In the Spotlight

U.S. Secretary of State John Kerry shakes hands with the U.S. Representative to the Vienna Office of the United Nations and the International Atomic Energy Agency Ambassador Laura Holgate on July 22, 2016, after arriving at Vienna International Airport in Vienna, Austria, to attend a meeting aimed at amending the Montreal Protocol climate change agreement. (Dept. of State)

Department of State

After serving as Ambassador to the International Atomic Energy Agency, Holgate returns to the Belfer Center to work on WMD issues.

More from Laura Holgate

Science March Washington D.C.

AP

Some thoughtful people, including distinguished scientists, argue that the science marches are a mistake. John Holdren begs to differ.

Explore the Environment and Natural Resources Program

Kim Jong-un

Zennie Abraham

Both the United States and North Korea are rattling sabers, but neither side is going to start a war.

Check out the International Security Program

Diplomacy

Diplomacy ResearchRSS

Diplomacy Experts

Samantha Power

Samantha Power

Former Project Director, Human Rights Initiative; Former United States Ambassador to the United Nations

Graham Allison

Graham Allison

Director, Belfer Center for Science and International Affairs, Harvard Kennedy School; Member of the Board; Douglas Dillon Professor of Government, Harvard Kennedy School

Nicholas Burns

Nicholas Burns

Roy and Barbara Goodman Family Professor of the Practice of Diplomacy and International Relations, Harvard Kennedy School; Member of the Board, Belfer Center for Science and International Affairs; Faculty Director, Future of Diplomacy Project; Faculty Chair, Middle East Initiative; Faculty Chair, India & South Asia Program

Energy & Environment

Energy & Environment ResearchRSS

Electric cars sit charging in a parking garage at the University of California, Irvine, January 26, 2015.

REUTERS/Lucy Nicholson

When the country faces a major threat, a dedicated minority recognizes it and lobbies hard for strong actions to address it.  Stakeholders with powerful vested interests in the status quo lobby just as hard (sometimes harder) to block the proposed actions. In many cases, the advocates for change never get past this stage.

Given sufficient leadership and popular support, however, in some cases effective measures have been adopted, tremendous benefits achieved, and the dire warnings of economic damage from these measures have turned out to be wrong. Instead, the environmental initiatives succeeded in strengthening the environment while the economy grew.  

When faced by an imperative to reduce pollutants, companies have invested in technology and innovation and found that in driving down pollutants they also drove down costs. This result has occurred many times. In response to the 1970s energy crisis, for example, California introduced the first-ever efficiency standards for refrigerators in 1976. By 2009, the average new U.S. refrigerator used 72 percent less electricity than the corresponding 1976 model, but performed better and cost 65 percent less.  

What can we learn from these past successes in facing global threats?

Energy & Environment Experts

Kelly Sims Gallagher

Kelly Sims Gallagher

Member of the Board, Belfer Center for Science and International Affairs

Calestous Juma

Calestous Juma

Professor of the Practice of International Development; Director, Science, Technology, and Globalization Project; Principal Investigator, Agricultural Innovation in Africa; Member of the Board, Belfer Center for Science and International Affairs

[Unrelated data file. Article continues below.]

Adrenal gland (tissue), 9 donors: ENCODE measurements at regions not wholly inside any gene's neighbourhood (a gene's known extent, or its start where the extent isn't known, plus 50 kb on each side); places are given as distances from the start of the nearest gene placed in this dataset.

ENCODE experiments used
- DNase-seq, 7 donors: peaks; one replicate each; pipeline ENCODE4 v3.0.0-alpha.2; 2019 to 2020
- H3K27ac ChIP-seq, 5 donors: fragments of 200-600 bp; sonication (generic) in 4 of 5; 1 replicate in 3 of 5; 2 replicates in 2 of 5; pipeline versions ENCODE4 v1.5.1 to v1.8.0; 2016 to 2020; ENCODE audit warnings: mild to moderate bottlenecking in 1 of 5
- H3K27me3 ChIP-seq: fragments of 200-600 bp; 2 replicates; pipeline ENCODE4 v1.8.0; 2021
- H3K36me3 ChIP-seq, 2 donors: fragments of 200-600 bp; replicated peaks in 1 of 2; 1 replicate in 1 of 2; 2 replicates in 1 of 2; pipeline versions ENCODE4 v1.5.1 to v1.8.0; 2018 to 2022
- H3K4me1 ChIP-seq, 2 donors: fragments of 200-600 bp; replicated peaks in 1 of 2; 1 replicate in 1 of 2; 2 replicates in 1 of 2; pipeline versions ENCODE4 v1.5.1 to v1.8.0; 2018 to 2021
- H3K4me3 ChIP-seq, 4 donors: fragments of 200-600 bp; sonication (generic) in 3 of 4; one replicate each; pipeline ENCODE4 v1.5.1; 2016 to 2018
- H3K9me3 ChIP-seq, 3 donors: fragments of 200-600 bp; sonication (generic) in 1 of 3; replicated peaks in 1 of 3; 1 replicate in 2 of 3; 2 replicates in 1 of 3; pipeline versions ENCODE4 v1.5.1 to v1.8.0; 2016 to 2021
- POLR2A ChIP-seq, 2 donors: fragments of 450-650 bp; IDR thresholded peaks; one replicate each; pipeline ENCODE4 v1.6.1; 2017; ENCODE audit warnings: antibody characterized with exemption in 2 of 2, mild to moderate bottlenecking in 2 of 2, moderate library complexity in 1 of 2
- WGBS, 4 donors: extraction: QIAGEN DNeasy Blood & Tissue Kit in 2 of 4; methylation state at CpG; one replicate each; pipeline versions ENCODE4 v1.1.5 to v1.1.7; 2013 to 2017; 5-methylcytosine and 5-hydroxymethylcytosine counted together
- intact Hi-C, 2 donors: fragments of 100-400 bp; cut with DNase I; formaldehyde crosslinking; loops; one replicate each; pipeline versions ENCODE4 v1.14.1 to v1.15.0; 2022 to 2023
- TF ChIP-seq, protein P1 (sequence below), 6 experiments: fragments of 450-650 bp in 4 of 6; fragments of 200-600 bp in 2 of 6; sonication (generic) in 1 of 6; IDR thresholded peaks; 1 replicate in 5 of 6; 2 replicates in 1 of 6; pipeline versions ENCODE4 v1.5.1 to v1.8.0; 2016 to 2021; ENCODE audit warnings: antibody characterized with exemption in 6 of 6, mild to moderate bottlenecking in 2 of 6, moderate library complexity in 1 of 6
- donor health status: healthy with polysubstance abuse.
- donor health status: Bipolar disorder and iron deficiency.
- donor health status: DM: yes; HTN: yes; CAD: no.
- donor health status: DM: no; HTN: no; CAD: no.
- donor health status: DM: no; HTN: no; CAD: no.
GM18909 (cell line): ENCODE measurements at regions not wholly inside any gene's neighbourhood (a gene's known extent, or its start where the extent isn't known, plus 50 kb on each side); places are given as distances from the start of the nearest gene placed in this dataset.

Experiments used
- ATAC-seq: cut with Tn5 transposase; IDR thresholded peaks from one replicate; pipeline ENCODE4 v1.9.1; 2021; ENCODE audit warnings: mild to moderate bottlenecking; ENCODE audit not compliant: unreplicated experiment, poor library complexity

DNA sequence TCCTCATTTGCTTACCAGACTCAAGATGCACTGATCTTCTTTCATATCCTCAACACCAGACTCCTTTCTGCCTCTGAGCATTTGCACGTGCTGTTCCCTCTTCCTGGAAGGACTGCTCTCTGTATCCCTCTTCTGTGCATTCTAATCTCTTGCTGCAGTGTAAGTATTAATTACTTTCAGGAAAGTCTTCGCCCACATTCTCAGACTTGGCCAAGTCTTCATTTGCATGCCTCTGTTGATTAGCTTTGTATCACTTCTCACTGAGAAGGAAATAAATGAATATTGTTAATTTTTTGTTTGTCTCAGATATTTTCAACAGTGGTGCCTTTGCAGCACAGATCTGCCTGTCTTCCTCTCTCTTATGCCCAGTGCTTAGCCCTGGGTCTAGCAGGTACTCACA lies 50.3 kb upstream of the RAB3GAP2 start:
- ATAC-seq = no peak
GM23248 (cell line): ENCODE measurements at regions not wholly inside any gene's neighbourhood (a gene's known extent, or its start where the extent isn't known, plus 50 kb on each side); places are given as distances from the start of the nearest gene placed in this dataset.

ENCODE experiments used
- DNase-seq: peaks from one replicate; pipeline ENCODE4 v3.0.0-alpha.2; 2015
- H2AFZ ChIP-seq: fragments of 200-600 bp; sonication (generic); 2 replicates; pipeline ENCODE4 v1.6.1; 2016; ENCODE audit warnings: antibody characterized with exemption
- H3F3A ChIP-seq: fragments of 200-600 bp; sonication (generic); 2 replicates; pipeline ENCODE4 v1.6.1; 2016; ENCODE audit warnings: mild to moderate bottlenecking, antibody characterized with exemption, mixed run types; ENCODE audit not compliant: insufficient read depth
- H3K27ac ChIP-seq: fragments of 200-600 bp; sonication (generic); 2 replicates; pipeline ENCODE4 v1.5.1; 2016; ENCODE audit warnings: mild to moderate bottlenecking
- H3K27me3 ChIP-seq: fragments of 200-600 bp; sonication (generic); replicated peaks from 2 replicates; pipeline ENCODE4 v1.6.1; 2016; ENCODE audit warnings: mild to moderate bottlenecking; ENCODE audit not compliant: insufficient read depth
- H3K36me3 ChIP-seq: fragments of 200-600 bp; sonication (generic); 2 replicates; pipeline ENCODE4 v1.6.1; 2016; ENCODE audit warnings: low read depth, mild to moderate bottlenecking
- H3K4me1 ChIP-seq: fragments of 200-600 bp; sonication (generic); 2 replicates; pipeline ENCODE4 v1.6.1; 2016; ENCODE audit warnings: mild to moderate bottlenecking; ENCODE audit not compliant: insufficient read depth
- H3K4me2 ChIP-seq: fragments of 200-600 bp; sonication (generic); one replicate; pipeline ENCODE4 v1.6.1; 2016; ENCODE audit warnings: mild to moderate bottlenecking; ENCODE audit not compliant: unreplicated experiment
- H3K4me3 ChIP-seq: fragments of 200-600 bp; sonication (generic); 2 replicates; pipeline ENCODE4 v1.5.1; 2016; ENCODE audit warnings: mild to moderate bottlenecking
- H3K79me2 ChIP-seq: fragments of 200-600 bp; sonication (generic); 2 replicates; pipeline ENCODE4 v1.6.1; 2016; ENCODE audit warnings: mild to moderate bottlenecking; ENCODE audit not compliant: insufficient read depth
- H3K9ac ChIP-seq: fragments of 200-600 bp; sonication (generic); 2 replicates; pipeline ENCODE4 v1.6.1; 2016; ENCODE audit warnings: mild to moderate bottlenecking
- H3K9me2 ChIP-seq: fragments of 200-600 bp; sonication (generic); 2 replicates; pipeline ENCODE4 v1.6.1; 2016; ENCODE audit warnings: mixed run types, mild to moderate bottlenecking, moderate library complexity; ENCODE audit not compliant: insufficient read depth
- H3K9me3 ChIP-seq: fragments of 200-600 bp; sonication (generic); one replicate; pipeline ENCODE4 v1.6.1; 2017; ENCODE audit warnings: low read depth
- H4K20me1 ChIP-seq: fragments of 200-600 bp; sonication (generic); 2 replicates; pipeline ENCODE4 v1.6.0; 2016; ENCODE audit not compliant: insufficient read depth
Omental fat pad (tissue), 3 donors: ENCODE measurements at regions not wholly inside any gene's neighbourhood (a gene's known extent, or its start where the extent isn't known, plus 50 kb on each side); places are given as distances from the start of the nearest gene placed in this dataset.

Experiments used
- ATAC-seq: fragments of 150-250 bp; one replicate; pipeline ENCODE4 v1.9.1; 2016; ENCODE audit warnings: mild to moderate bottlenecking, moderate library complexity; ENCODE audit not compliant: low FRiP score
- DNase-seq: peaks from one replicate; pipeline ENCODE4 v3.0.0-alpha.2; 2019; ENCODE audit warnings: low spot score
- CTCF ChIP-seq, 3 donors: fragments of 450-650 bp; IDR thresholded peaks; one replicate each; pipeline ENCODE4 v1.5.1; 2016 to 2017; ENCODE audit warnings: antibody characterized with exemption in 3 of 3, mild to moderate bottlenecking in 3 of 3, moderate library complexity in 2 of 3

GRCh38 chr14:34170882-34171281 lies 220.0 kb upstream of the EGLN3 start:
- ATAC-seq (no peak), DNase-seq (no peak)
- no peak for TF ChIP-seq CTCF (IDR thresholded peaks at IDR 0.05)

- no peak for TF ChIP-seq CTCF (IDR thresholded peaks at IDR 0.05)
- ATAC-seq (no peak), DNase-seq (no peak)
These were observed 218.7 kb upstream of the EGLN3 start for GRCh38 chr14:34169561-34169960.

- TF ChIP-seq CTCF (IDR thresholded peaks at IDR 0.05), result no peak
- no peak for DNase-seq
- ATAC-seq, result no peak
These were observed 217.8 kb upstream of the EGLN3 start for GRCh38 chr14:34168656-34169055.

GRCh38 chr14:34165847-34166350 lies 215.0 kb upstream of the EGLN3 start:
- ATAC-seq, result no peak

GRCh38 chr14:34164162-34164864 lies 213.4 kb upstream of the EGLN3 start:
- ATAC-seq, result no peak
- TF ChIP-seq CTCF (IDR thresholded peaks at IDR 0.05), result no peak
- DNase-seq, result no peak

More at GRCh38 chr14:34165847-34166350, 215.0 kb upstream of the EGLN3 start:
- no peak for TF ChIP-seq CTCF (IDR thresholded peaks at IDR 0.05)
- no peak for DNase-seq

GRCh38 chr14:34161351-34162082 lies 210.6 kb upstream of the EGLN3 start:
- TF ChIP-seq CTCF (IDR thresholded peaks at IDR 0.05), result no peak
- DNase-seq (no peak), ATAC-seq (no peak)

Laura Diaz Anadon

Laura Diaz Anadon

Associate, Environment and Natural Resources Program

Science & Technology

Science & Technology ResearchRSS

President Barack Obama meets with members of this national security team and cybersecurity advisers.

AP

"Every president stocks the White House with people who can advise him on the economy, national defense, and foreign relations. And nearly all presidents in modern times have understood that science and technology are so central to all of those top-tier issues — and practically every other issue on the nation’s agenda — that science and technology advice in the White House is no less essential."

Science & Technology Experts

John P. Holdren

John P. Holdren

Teresa and John Heinz Professor of Environmental Policy; Co-Director, Science, Technology and Public Policy Program; Member of the Board, Belfer Center for Science and International Affairs; Former Senior Advisor to President Barack Obama on Science and Technology

Matthew Bunn

Matthew Bunn

Professor of Practice; Co-Principal Investigator, Project on Managing the Atom; Member of the Board, Belfer Center for Science and International Affairs

David Keith

David Keith

Professor of Public Policy, Harvard Kennedy School

Security

Security ResearchRSS

Photo of Kim Jong Un waving in 2013.

(AP Photo/Wong Maye-E, File)

The threat posed by North Korea’s nuclear-weapons program is getting worse — much worse. President Donald Trump and Chinese President Xi Jinping, meeting Thursday and Friday at Trump’s Mar-a-Lago resort in Florida, face an urgent and growing problem that is more severe today than ever before.

Security Experts

Ash Carter

Ashton B. Carter

Director, Belfer Center for Science and International Affairs, Harvard Kennedy School – Effective July 2017; Belfer Professor of Technology and Global Affairs - Effective July 2017; Member of the Board; Former United States Secretary of Defense (2015-2017)

Rolf Mowatt-Larssen

Rolf Mowatt-Larssen

Director, Intelligence and Defense Project; Director, Project on Saudi and Gulf Cooperation Council Security

Nawaf Obaid

Nawaf Obaid

Visiting Fellow, Belfer Center for Science and International Affairs